The Pre-Socratics were the first philosophers of science. They were recognized as the sophos (the wise ones). They were ecliplised by the British and German philosophers of science in the seventeenth century and were largely disconnected from science hence forth. Science sets the agenda, but philosophers bring philosophical reasons instead of scientific reasons. Science answers the questions. The Pre-Socratics were the first to deal with metaphysics and did so to provide a rational philosophy. This allowed for a rational and objective observation and the use of reason to systematize and order the content to make it coherent.
The Sophists were worldly-wise in contrast with the sophos–frustrated by the plurality of answers in the current philosophy. The Sophists were the original skeptics as evidenced in Pyrrho. They came out of the sixth century BC and broke away from religious dogma, which had never happened before. Their methods were pragmatic and subjective–rhetorical and fashionable. The phrase, “The One and the Many” became important. The One (reality) had everything related to it (Many). This is where we get Monism–the quality of oneness. We see Monism appear later in Leibniz’s monads, which take us to a single substance and leads to atomic theory.
Ionian cosmology picked up the discourse. The poet, Hesiod, promoted a moral consistency with the gods and the Milesians used this as the next step of consistency to get to the natural order. Thales (624-546 BC) is often referred to as the first philosopher when he predicted an eclipse of the sun. This was the first step in the evolution of metaphysical discovery. Thales’ theorem postulated that if angles A and C were the diameter of a circle then angle B was a right angle. The world was rational and could be predicted and ordered.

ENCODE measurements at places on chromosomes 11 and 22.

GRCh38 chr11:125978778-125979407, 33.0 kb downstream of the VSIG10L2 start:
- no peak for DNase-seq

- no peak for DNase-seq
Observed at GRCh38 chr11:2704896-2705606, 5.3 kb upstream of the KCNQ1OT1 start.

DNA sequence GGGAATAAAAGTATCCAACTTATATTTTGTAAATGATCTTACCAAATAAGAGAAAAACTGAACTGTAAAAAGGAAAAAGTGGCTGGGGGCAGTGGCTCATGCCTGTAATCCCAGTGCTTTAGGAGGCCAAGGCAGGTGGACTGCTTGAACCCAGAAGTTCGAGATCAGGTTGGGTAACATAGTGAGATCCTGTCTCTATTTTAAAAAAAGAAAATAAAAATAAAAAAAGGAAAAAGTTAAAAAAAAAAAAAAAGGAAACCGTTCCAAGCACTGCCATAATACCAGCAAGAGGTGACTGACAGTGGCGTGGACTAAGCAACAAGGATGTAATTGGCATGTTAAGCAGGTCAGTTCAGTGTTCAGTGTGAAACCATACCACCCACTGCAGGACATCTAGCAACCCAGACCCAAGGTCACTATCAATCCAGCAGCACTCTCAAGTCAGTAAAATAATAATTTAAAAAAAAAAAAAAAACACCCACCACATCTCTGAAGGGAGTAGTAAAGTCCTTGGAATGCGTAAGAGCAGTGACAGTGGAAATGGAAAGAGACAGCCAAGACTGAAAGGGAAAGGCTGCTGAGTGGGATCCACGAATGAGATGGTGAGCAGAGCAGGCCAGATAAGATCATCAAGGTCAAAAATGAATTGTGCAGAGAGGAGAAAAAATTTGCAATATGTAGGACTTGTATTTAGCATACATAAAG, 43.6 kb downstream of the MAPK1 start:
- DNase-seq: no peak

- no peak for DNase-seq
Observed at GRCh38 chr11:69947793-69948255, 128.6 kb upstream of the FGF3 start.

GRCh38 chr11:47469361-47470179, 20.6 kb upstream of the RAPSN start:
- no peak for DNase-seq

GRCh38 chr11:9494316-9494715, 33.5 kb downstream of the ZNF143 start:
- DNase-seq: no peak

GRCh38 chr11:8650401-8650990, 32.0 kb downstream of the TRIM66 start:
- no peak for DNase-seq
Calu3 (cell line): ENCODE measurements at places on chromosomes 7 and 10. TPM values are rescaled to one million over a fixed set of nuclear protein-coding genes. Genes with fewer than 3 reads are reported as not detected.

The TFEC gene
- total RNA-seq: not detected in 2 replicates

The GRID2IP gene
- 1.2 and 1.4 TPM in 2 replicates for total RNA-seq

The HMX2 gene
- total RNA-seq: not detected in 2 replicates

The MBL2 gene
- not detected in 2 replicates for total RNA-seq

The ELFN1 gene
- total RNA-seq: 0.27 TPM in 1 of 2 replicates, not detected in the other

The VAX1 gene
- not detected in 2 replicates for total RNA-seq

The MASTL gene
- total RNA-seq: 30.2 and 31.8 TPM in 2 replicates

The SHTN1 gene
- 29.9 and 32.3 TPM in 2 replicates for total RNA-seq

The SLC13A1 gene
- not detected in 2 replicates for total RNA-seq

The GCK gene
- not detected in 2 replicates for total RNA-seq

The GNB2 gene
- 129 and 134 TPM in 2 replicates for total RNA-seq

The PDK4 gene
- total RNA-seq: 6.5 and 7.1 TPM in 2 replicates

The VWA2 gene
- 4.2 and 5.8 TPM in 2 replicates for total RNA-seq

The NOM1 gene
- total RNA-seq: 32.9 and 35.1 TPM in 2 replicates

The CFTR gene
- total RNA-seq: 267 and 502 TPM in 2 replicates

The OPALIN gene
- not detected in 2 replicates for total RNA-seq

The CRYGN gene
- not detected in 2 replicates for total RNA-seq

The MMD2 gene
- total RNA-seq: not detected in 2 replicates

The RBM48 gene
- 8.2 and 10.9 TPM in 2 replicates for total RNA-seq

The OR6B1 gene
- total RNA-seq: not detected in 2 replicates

Anaximander (611-547 BC) was Thales’ pupil. The Aperion was considered to be the intermediate boundaries of the heavens. Reality must be more fundamental than water (a la Thales). The Apeiron was in eternal motion. Anaximander postulated many universes. Universes are always in the mode of creation and destruction. This was very naturalistic–the universe was its own cause. It was through Anaximander we first see the theory of evolution. The Earth was believed to be a cylindrical column. Since it’s on the center it does not fall. This principle was applied to matter. Democritus took these principles and applied it to the atom itself. Democritus believed there we an infinite number of universes being created and being destroyed at every moment.
Descartes came around during the Enlightment and sought a non-empirical explanation for the emprical. This takes us back to Descartes’ skepticism. How could he know if he was being deceived by an evil demon? Well, Descartes didn’t believe that God would allow him to be so deceived by a demon. Knowledge about who God is, a priori, would be to have humans have the ability to have knowledge of the objective world and to experience it via the senses.